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Neuroscience and the Human Person

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Abstract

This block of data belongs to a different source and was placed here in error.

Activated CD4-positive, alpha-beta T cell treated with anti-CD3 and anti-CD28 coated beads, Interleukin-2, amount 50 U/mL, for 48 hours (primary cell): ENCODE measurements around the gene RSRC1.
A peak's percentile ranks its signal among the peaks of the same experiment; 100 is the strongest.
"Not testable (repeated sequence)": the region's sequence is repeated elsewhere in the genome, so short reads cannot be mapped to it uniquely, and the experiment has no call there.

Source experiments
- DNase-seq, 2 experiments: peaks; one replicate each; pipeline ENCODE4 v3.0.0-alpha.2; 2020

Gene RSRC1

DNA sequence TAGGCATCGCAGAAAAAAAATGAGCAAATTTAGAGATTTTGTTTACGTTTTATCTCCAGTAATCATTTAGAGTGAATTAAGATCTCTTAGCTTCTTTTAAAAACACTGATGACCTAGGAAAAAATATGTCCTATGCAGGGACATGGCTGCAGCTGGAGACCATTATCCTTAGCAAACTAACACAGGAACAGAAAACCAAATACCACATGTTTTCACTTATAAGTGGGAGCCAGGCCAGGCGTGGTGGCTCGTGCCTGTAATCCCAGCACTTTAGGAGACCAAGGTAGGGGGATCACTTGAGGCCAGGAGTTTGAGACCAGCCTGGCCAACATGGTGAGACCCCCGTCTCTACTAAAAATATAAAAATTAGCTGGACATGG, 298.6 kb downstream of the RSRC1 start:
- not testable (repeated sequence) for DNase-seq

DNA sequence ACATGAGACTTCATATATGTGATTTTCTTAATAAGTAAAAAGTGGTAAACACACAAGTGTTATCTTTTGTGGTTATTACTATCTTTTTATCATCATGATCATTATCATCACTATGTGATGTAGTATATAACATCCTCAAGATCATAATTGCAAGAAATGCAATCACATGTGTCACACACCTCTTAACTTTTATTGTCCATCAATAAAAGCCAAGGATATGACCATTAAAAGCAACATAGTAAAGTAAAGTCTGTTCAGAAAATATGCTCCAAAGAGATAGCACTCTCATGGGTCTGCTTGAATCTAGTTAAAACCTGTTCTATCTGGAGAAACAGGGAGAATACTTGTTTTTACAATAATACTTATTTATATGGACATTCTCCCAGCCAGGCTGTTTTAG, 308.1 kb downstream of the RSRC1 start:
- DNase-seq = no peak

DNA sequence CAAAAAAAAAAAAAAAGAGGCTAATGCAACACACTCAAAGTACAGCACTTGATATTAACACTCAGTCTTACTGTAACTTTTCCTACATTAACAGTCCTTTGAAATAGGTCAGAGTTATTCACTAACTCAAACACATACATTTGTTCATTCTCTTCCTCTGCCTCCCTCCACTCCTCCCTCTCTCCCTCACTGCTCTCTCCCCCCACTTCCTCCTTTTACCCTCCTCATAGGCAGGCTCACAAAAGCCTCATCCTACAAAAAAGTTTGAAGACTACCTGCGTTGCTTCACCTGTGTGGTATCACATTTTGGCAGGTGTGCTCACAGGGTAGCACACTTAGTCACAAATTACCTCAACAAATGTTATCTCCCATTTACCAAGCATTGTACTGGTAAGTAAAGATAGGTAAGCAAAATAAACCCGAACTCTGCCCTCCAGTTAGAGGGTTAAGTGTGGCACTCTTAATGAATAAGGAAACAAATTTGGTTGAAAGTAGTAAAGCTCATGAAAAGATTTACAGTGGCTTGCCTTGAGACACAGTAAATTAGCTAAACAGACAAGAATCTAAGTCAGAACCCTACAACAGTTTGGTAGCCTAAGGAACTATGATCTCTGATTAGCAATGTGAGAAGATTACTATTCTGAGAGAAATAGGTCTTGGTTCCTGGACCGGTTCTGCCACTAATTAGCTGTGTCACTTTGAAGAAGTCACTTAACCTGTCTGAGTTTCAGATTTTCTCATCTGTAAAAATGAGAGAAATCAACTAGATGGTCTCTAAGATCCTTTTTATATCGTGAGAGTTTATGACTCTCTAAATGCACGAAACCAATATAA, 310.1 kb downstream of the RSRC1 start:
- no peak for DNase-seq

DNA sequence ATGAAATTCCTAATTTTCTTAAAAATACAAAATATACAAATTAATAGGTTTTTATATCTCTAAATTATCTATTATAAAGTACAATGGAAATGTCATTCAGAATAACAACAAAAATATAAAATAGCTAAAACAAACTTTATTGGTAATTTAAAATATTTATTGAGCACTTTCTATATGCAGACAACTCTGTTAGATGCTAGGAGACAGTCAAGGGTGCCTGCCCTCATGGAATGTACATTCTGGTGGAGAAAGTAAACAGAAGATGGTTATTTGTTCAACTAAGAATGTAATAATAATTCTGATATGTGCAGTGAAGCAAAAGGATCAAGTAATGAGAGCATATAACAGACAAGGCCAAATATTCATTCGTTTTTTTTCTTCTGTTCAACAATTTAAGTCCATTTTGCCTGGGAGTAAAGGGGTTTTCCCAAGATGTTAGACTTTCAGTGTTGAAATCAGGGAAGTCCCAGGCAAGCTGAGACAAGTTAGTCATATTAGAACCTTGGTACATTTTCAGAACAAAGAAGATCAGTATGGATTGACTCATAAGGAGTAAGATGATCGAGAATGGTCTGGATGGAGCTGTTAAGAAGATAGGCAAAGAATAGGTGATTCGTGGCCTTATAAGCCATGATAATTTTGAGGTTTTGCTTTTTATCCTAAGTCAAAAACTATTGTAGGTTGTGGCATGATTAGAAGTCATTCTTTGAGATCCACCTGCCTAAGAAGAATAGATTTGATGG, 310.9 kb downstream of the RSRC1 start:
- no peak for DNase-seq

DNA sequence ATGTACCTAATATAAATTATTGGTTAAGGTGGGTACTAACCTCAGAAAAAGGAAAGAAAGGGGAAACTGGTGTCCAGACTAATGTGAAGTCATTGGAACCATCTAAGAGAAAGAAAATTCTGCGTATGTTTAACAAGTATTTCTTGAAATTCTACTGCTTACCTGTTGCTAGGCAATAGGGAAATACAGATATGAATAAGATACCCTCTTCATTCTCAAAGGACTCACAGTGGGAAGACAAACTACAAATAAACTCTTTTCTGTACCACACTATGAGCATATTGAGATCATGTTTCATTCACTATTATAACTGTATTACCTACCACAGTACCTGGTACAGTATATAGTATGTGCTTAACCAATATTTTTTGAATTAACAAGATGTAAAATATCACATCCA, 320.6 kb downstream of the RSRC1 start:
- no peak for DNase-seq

Neuroscience is discovering the areas of the brain correlated with many aspects of the human personality once attributed to the human soul, such as rationality, emotions, ethical decision-making, social behavior, and memory, that lead to a view of the human person as entirely physical. This view has challenged the conception of an immaterial soul often found within Christian theology, with some insisting that religion has been falsified by the failure to discover this immaterial entity. A strict dualism of soul and body in its current form, however, is more a legacy of the philosopher Descartes than a core Christian doctrine. Christianity posits a more holistic view, in which neuroscience does not falsify religion (a conclusion which goes beyond the data provided), but rather encourages an ongoing examination of various theological doctrines to determine how they may have been influenced by surrounding cultures in relation to Scripture. The main challenge of neuroscience, not just in regard to religion, but also in other fields that explore the human person, is that of explaining consciousness and how subjective experiences can arise from a physical substrate. Philosophical, neuroscientific, and religious views abound ranging from reductionist, materialist positions to monist, non-reductionist positions, and to dualistic positions. Regardless of the constitution of the human person, it is becoming apparent that an integrated view of the human person is gradually replacing the strict traditional divisions between aspects of personality, such as emotion and reason or nature and nurture.

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